I’ve been asked this question often since I started this site, and I’ve only been able to give a very vague definition- usually I say, “speculative fiction” is a kind of umbrella under which we can find sci-fi, fantasy, horror, magical realism, etc. But what are these (sub)genres, actually? Of course, some of the best writing crosses these boundaries, but I myself find it helpful to have some handy general definitions around when I’m wondering, for instance “is this story more ‘weird’ or ‘magic realism’? Or a combination?” We humans generally like classifications/categories, and they can be useful in discussions of themes and concerns in speculative fiction.
I’m drawing many of these definitions from the excellent Science Fiction Encyclopedia.
“speculative fiction”: first coined by M. F. Egan and later used by Lloyd Arthur Eschbach and Robert Heinlein; used to deemphasize the technological aspects of much of the earlier science fiction
soft science fiction: used to identify sf that deals with the “soft sciences” (social sciences and related fields) or to sf that doesn’t deal with recognizable science at all, but emphasizes human feelings; often more concerned with character and speculative societies, rather than speculative science or engineering. Examples: The Time Machine, The Martian Chronicles, The Left Hand of Darkness.
hard science fiction: summarized by Allen Steele (in “Hard Again” in New York Review of Science Fiction, 1992): “Hard sf is the form of imaginative literature that uses either established or carefully extrapolated science as its backbone.” Examples: Solaris, Primary Inversion, The Three-Body Problem.
fantasy: stories that include one or more of the following: Gothic motifs, dragons, gods and demons, golem, magic, monsters, mythology and supernatural Creatures. Examples: The Lord of the Rings trilogy, the Discworld series, Fledgling.
magic realism: originally described a kind of literature associated with 20th century Latin America; according to Alejo Carpentier, MR is “an apprehension of the whole of reality, rather than of a particular (already outmoded, and confinedly anglophone) fictional genre…in order to comprehend the world, the world must be addressed as fabulous, without any implication that the fabulousness of the world was in any sense extrinsic.” Examples: One Hundred Years of Solitude, 1Q84, The Island of Eternal Love.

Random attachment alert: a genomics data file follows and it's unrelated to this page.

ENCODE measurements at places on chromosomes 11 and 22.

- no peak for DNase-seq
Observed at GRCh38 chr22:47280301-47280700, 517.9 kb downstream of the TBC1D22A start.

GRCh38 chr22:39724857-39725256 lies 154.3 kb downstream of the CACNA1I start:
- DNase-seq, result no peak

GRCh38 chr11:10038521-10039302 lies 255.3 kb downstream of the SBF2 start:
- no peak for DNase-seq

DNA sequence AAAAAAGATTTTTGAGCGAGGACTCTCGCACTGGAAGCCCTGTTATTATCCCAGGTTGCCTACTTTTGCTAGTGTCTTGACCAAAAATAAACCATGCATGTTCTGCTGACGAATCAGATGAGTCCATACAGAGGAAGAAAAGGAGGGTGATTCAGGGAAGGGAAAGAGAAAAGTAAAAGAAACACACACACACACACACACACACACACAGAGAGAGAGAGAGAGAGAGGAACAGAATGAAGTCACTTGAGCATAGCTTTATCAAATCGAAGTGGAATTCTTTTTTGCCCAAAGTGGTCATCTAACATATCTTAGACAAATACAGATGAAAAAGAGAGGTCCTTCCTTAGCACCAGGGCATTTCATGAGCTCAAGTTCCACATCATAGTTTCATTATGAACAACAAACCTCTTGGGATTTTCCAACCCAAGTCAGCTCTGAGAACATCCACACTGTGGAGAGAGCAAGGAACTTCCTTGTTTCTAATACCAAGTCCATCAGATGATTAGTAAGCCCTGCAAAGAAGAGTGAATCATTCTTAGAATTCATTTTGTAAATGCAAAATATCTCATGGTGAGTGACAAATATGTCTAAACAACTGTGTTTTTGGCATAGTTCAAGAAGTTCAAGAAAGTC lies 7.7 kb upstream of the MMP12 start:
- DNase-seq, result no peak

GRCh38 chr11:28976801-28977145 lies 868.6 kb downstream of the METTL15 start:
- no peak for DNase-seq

(new) weird: coined by China Miéville in a guest editorial for The Third Alternative (Summer 2003); “Complex, grimy urban-noir settings and a fondness for grotesquerie are characteristic but not necessarily defining qualities. Perhaps more useful is the sense that New Weird stories freely mingle sf, dark fantasy and horror tropes….” Examples: Annihilation, Embassytown, The Core of the Sun.
horror: “horror can deal with the mundane or the supernatural, with the fantastic or the normal. It doesn’t have to be full of ghosts, ghouls, and things to go bump in the night. Its only true requirement is that it elicit an emotional reaction that includes some aspect of fear or dread.” (Horror Writers Association). Examples: Black Tea and Other Tales, Hex, It.
cyberpunk: “cyber” relates to cybernetics: to a future where industrial and political blocs may be global rather than national, and controlled through information networks; a future in which machine augmentations of the human body are commonplace, as are mind and body changes brought about by drugs and biological engineering. Central to cyberpunk fictions is the concept of virtual reality; “punk” comes from the rock’n’roll terminology of the 1970s, referring to that which is young, streetwise, aggressive, alienated, and offensive to the Establishment. Example: Neuromancer, Cryptonomicon, The Stars My Destination.
steampunk: coined by K W Jeter in a letter (April 1987 Locus) – by analogy with cyberpunk – to describe the modern subgenre whose sf events take place against a 19th century background; often refers to works set in an era or world wherein steam power is still widely used—often set in Victorian era England—but with prominent elements of either science fiction or fantasy, such as fictional technological inventions (see H. G. Wells and Jules Verne), or real technological developments like the computer occurring at an earlier date. Examples: The Best of Spanish Steampunk, Perdido Street Station, Infernal Devices.